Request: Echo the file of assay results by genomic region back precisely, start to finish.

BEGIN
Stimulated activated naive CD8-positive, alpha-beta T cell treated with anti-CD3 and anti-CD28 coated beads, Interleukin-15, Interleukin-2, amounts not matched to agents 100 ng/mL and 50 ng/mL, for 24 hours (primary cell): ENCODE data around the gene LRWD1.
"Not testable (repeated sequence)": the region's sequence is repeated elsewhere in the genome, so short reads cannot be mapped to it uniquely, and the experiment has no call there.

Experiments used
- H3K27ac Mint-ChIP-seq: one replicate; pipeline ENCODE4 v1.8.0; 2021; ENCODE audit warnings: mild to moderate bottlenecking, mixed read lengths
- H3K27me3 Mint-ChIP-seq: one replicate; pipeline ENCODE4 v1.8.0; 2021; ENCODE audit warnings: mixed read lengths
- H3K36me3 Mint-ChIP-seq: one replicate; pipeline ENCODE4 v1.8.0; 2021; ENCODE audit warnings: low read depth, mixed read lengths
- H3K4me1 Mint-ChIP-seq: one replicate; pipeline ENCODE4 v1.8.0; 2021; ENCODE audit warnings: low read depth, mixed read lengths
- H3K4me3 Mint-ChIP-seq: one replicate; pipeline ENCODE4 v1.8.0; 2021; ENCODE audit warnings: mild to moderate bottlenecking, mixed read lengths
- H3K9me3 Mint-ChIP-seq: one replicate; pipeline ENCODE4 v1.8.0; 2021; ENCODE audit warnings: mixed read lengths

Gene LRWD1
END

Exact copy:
Stimulated activated naive CD8-positive, alpha-beta T cell treated with anti-CD3 and anti-CD28 coated beads, Interleukin-15, Interleukin-2, amounts not matched to agents 100 ng/mL and 50 ng/mL, for 24 hours (primary cell): ENCODE data around the gene LRWD1.
"Not testable (repeated sequence)": the region's sequence is repeated elsewhere in the genome, so short reads cannot be mapped to it uniquely, and the experiment has no call there.

Experiments used
- H3K27ac Mint-ChIP-seq: one replicate; pipeline ENCODE4 v1.8.0; 2021; ENCODE audit warnings: mild to moderate bottlenecking, mixed read lengths
- H3K27me3 Mint-ChIP-seq: one replicate; pipeline ENCODE4 v1.8.0; 2021; ENCODE audit warnings: mixed read lengths
- H3K36me3 Mint-ChIP-seq: one replicate; pipeline ENCODE4 v1.8.0; 2021; ENCODE audit warnings: low read depth, mixed read lengths
- H3K4me1 Mint-ChIP-seq: one replicate; pipeline ENCODE4 v1.8.0; 2021; ENCODE audit warnings: low read depth, mixed read lengths
- H3K4me3 Mint-ChIP-seq: one replicate; pipeline ENCODE4 v1.8.0; 2021; ENCODE audit warnings: mild to moderate bottlenecking, mixed read lengths
- H3K9me3 Mint-ChIP-seq: one replicate; pipeline ENCODE4 v1.8.0; 2021; ENCODE audit warnings: mixed read lengths

Gene LRWD1